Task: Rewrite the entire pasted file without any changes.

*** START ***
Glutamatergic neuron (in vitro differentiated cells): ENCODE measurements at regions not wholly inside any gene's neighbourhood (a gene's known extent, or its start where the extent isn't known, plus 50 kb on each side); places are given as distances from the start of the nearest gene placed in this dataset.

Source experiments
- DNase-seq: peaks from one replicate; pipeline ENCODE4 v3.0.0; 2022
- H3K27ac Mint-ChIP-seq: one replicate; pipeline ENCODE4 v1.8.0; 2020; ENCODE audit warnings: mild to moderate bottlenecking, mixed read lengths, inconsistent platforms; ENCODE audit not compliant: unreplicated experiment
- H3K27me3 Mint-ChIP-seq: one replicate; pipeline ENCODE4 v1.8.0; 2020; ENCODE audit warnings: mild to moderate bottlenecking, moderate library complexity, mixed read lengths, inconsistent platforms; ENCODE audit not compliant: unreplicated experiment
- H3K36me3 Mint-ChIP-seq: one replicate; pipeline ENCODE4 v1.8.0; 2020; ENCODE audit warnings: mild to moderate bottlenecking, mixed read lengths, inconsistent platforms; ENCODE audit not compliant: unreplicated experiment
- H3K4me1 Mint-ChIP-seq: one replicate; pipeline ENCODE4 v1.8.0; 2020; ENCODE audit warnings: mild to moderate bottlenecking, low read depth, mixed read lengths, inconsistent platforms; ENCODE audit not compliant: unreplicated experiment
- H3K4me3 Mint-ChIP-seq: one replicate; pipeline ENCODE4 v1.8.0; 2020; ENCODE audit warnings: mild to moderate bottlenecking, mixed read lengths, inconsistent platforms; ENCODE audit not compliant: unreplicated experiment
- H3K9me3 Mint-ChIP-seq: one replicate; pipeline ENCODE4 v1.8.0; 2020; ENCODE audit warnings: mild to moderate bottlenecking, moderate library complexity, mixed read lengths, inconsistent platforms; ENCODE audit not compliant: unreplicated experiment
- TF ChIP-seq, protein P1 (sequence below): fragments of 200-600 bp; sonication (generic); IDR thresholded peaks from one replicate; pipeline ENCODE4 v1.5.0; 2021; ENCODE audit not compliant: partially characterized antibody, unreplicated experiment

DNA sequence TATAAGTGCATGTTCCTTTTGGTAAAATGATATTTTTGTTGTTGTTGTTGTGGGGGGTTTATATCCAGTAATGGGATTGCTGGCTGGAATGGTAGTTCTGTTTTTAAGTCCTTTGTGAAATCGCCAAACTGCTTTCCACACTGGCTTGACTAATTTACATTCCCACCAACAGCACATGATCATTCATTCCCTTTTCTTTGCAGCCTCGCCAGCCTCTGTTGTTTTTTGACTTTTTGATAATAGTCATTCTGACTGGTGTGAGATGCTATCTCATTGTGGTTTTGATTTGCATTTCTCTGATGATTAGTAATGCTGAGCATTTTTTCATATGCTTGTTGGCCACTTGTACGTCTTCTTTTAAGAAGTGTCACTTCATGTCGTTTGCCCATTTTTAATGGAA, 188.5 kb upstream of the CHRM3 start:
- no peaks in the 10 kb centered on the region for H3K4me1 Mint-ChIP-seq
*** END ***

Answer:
Glutamatergic neuron (in vitro differentiated cells): ENCODE measurements at regions not wholly inside any gene's neighbourhood (a gene's known extent, or its start where the extent isn't known, plus 50 kb on each side); places are given as distances from the start of the nearest gene placed in this dataset.

Source experiments
- DNase-seq: peaks from one replicate; pipeline ENCODE4 v3.0.0; 2022
- H3K27ac Mint-ChIP-seq: one replicate; pipeline ENCODE4 v1.8.0; 2020; ENCODE audit warnings: mild to moderate bottlenecking, mixed read lengths, inconsistent platforms; ENCODE audit not compliant: unreplicated experiment
- H3K27me3 Mint-ChIP-seq: one replicate; pipeline ENCODE4 v1.8.0; 2020; ENCODE audit warnings: mild to moderate bottlenecking, moderate library complexity, mixed read lengths, inconsistent platforms; ENCODE audit not compliant: unreplicated experiment
- H3K36me3 Mint-ChIP-seq: one replicate; pipeline ENCODE4 v1.8.0; 2020; ENCODE audit warnings: mild to moderate bottlenecking, mixed read lengths, inconsistent platforms; ENCODE audit not compliant: unreplicated experiment
- H3K4me1 Mint-ChIP-seq: one replicate; pipeline ENCODE4 v1.8.0; 2020; ENCODE audit warnings: mild to moderate bottlenecking, low read depth, mixed read lengths, inconsistent platforms; ENCODE audit not compliant: unreplicated experiment
- H3K4me3 Mint-ChIP-seq: one replicate; pipeline ENCODE4 v1.8.0; 2020; ENCODE audit warnings: mild to moderate bottlenecking, mixed read lengths, inconsistent platforms; ENCODE audit not compliant: unreplicated experiment
- H3K9me3 Mint-ChIP-seq: one replicate; pipeline ENCODE4 v1.8.0; 2020; ENCODE audit warnings: mild to moderate bottlenecking, moderate library complexity, mixed read lengths, inconsistent platforms; ENCODE audit not compliant: unreplicated experiment
- TF ChIP-seq, protein P1 (sequence below): fragments of 200-600 bp; sonication (generic); IDR thresholded peaks from one replicate; pipeline ENCODE4 v1.5.0; 2021; ENCODE audit not compliant: partially characterized antibody, unreplicated experiment

DNA sequence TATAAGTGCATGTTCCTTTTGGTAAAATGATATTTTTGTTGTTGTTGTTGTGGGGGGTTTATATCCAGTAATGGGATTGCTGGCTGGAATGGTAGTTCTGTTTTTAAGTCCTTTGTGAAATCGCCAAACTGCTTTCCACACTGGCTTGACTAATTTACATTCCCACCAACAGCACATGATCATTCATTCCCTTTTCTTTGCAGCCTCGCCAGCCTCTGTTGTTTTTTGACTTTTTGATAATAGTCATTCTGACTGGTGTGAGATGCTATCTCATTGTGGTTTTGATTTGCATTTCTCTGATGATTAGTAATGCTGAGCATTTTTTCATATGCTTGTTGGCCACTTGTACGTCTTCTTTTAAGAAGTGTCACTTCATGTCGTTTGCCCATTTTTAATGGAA, 188.5 kb upstream of the CHRM3 start:
- no peaks in the 10 kb centered on the region for H3K4me1 Mint-ChIP-seq